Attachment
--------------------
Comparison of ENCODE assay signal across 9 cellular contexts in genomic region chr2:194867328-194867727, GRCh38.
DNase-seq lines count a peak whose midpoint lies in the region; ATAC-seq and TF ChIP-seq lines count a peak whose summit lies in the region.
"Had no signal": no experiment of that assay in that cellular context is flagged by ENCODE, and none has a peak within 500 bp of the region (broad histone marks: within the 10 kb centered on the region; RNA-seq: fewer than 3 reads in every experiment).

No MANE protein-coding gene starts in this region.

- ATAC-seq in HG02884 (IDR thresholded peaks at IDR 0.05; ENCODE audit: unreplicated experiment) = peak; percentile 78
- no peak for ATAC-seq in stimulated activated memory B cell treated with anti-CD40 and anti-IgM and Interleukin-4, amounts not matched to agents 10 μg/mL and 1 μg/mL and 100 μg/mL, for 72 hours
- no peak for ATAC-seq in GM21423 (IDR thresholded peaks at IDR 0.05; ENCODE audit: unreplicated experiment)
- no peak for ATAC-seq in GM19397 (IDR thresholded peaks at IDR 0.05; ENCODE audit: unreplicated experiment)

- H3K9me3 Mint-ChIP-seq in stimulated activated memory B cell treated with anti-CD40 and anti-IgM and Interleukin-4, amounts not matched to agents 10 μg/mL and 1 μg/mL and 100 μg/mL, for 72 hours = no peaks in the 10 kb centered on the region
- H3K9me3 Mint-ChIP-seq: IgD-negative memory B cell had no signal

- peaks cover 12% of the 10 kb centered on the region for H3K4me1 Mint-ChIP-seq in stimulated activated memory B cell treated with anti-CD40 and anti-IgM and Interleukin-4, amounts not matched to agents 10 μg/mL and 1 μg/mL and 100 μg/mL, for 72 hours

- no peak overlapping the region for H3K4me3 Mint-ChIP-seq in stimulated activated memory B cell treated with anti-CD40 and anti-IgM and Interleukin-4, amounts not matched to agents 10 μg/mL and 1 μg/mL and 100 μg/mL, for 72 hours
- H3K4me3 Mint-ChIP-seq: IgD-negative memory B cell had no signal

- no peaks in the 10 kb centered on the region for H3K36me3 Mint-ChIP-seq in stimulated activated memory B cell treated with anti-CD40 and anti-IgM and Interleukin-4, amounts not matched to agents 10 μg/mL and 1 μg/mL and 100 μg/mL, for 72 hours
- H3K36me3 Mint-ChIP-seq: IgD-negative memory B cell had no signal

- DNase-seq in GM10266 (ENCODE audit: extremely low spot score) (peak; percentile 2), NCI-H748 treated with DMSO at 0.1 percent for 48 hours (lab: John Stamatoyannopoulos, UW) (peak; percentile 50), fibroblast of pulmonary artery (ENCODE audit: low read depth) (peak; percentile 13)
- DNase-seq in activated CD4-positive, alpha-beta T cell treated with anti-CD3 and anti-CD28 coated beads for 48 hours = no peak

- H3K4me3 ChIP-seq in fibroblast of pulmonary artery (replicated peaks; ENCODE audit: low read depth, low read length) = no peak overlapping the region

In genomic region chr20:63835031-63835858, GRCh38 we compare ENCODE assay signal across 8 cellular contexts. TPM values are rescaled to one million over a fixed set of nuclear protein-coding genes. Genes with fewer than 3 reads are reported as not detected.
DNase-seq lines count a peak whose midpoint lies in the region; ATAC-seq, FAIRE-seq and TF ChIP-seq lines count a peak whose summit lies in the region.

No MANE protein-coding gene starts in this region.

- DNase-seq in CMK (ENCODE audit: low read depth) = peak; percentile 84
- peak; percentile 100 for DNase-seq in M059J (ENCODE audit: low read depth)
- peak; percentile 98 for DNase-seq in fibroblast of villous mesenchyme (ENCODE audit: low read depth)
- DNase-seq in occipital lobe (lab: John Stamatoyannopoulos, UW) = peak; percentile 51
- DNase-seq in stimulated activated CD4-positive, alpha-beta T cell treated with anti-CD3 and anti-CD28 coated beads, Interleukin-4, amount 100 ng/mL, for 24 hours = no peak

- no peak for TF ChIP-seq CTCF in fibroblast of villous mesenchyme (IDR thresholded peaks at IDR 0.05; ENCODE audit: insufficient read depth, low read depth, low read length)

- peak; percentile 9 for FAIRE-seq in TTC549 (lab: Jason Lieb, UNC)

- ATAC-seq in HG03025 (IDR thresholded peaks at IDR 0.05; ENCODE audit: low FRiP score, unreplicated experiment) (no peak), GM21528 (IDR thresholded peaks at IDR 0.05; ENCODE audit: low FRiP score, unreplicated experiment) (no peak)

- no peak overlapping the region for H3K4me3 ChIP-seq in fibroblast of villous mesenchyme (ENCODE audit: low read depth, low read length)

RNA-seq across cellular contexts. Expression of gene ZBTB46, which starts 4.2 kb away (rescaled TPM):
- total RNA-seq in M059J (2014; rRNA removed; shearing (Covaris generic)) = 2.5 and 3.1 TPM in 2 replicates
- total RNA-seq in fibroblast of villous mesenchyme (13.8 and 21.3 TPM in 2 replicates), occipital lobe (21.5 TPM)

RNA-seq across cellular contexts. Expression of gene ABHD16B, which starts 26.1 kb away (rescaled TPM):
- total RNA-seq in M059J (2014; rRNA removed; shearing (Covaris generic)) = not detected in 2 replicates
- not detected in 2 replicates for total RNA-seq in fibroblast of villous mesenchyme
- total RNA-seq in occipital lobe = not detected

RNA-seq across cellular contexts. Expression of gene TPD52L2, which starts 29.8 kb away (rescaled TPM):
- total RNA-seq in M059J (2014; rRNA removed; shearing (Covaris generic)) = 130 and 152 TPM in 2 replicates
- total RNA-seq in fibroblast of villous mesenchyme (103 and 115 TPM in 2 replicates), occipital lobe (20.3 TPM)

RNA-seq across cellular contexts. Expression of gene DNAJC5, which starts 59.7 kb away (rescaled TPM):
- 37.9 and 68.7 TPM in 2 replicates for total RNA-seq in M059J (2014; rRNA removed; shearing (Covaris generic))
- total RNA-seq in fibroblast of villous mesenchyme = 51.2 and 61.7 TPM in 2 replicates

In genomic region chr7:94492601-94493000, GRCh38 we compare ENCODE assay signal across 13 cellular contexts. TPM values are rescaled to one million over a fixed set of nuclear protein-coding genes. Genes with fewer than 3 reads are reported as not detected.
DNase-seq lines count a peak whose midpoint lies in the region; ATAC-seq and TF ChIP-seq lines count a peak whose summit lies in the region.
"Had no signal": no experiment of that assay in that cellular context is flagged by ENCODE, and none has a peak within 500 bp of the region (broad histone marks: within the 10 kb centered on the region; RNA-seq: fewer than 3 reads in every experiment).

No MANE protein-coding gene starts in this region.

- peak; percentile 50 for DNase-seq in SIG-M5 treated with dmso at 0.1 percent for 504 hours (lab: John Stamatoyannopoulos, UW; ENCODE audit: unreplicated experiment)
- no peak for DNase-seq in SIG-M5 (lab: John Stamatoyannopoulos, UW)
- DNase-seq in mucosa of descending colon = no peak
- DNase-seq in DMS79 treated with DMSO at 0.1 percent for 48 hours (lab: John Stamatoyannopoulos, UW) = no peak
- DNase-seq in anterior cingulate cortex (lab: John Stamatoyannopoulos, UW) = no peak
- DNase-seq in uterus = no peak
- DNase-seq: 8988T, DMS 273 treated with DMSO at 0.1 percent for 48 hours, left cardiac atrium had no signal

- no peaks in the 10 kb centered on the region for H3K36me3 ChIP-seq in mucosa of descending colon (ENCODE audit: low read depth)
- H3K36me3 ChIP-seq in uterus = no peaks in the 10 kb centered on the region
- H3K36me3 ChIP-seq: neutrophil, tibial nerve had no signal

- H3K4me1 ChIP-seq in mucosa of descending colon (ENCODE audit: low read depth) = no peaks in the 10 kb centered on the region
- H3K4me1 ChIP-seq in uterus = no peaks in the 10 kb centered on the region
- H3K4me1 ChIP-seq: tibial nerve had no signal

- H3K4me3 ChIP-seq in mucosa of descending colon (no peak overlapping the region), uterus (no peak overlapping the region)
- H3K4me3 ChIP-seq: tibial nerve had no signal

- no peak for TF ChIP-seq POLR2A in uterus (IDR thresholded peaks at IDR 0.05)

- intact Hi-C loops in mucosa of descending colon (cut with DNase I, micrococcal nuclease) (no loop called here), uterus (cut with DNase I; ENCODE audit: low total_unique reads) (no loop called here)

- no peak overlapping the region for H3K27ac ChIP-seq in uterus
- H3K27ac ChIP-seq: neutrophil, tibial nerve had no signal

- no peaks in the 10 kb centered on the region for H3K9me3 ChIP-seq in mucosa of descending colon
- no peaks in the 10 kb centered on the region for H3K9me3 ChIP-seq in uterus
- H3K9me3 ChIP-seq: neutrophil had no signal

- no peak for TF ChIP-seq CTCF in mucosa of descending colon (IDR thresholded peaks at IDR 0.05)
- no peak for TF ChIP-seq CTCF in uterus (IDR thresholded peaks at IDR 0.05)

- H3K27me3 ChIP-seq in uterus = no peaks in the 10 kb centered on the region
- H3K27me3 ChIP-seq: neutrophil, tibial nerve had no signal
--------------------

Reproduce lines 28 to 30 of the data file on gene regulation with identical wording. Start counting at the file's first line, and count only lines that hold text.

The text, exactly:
- peak; percentile 9 for FAIRE-seq in TTC549 (lab: Jason Lieb, UNC)

- ATAC-seq in HG03025 (IDR thresholded peaks at IDR 0.05; ENCODE audit: low FRiP score, unreplicated experiment) (no peak), GM21528 (IDR thresholded peaks at IDR 0.05; ENCODE audit: low FRiP score, unreplicated experiment) (no peak)

- no peak overlapping the region for H3K4me3 ChIP-seq in fibroblast of villous mesenchyme (ENCODE audit: low read depth, low read length)